Sunday, January 13, 2013

Uncle Uwharrie Smacks Me

Whack! Uncle Uwharrie towered over me, staring down at my broken carcass. I had deserved the smack to the back of my head, so I couldn't even complain about the pain.

"Boy, don't you EVER come out here thinkin' it's gonna be easy!" he snapped. "You gotta come out here with a mind of steel. You gotta embrace the pain this place gives you. You gotta use that pain to get through!"

Uncle Uwharrie was right of course. Cruel, but right. I had forgotten how hard and unforgiving Uwharrie could be. I had been blinded by my own hubris. Running crazy miles in Umstead had somehow fooled me into thinking, I could run equally well in Uwharrie.

Ha! Not even close!
After more than 5 hours of Uwharrie "running" in preparation for my planned attempt to complete the 40 mile Uwharrie Mountain Run, I was broken, both mentally and physically. Granted, I was still moving, crawling up the hills and shuffling along with a painful jog where I could manage, but everything was hurting. The trail had slowly beaten my body to a near standstill. The only thing that spurred any speed in my shuffle was the sight of some fresh bear scat a few miles from the trail head, and the safety of my car. But even that adrenaline rush was washed away in less than a mile by the endless stream of pain flowing up through my body from the hard, stoney ground of Uwharrie. Calling Uwharrie unforgiving would be a great kindness.

Mentally, I had totally given up. I promised myself that the first thing I would do when I got home was to email the race coordinator and request to drop back to the 20 miler. Or maybe I wouldn't even show up for the race at all! Yeah, screw this place and screw the race through it!

Luckily, having a couple of experienced 40 milers (Brandy and Heiko) along for the "fun" of a Uwharrie training run made a huge difference in my post run mental recovery. Their encouragement, plus a couple of good beers washed away the doubts later that evening. I think I can actually finish the 40 mile race! Yeah, the last 15 miles are going to hurt like Hell, but I'm more prepared to deal with that now. Not that I'm actually ready for this beast of a race, but I'm hoping Uncle Uwharrie's smack was just the medicine I needed to pull me through.


12 comments:

  1. Listen to your "Uncle!" If you had breezed through this the 40 would have been a challenge . . . but NOW you're READY!!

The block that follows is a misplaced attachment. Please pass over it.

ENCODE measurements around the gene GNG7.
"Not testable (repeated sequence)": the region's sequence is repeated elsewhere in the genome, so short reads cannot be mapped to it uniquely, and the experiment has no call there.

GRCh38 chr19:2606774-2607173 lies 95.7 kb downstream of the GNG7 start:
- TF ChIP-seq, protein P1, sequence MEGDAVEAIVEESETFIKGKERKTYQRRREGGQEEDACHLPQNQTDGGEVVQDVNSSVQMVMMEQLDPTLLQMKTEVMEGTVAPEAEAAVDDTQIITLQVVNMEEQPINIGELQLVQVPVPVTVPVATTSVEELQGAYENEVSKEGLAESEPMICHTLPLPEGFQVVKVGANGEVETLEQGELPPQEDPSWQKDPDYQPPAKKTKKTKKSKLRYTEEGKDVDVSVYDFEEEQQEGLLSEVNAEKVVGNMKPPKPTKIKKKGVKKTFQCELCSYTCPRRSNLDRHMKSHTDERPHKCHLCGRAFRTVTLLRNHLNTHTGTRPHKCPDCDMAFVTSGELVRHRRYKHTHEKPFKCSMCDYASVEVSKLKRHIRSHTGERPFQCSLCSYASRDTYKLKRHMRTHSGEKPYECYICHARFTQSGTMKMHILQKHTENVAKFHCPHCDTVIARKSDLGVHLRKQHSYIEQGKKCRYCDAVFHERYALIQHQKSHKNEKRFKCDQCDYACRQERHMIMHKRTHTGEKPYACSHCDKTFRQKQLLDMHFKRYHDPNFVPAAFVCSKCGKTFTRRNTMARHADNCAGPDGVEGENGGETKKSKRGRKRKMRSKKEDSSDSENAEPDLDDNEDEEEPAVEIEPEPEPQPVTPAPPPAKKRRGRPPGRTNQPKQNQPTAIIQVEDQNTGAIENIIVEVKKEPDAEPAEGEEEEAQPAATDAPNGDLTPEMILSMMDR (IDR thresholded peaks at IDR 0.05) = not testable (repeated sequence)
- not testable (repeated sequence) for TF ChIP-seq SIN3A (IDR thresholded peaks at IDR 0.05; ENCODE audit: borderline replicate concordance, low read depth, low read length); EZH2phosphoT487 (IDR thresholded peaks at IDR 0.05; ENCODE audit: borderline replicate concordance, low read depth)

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  2. I'd expect five hours of running anywhere to break most people. But five hours of running on, what I've heard to be, the most treacherous single-track in the Piedmont would disintegrate the spirit. So, I'm impressed, as usual, Scott!

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    1. Thanks, Ash! But I don't deserve your admiration. Your pity, perhaps, but definitely not admiration. One of these years you are going to have to come out for Uwharrie. You'll never look at Umstead the same again.

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  3. My ankles ache just from reading this post.

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    1. Mine too, Josh. My feet, ankles, knees, hips, back, and neck are all sore today. All of them were somehow beaten down my Uwharrie. By the way, the TG's were great in Uwharrie.

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  4. You're going to do great. Just remember to go out slower than you want. ...and the last three segments on the way back each have one BIG hill. Be mentally prepared for that and you'll be fine :)

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    1. Thanks, Karen. I was really working on "slow and steady" for this run. I walked all the big hills and ran where I could elsewhere. The uphills were ok in general. It was the downhills and the creek bottoms that eventually destroyed me. The downhills pounded my quads and hips to hamburger. The creek bottoms were determined to totally destroy my ankles. Uwharrie is just brutal.

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  5. Great job out there in Uwharrie, those hills, rocks and roots are definitely treacherous. You'll do great in the 40 (just try not to get eaten by Big Foot).

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    1. Thanks Heiko! You were awesome out there. Pretty good for a guy who claims to be "untrained" for Uwharrie. ;-)

      You know, I didn't think about that being Sasquatch crap on the trail. Hmmm....

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  6. Just remember, this is what you do for fun. Also, alcohol reduces pain and improves confidence. Don't forget the beer on race day. Cheers!

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    1. Ha! Yeah, fun alright! Sometimes I wonder... Well, at least I plan to have my favorite beer on hand after the race (not at the finish because the park rangers get mad about that, but definitely back at the hotel). That should be fun.

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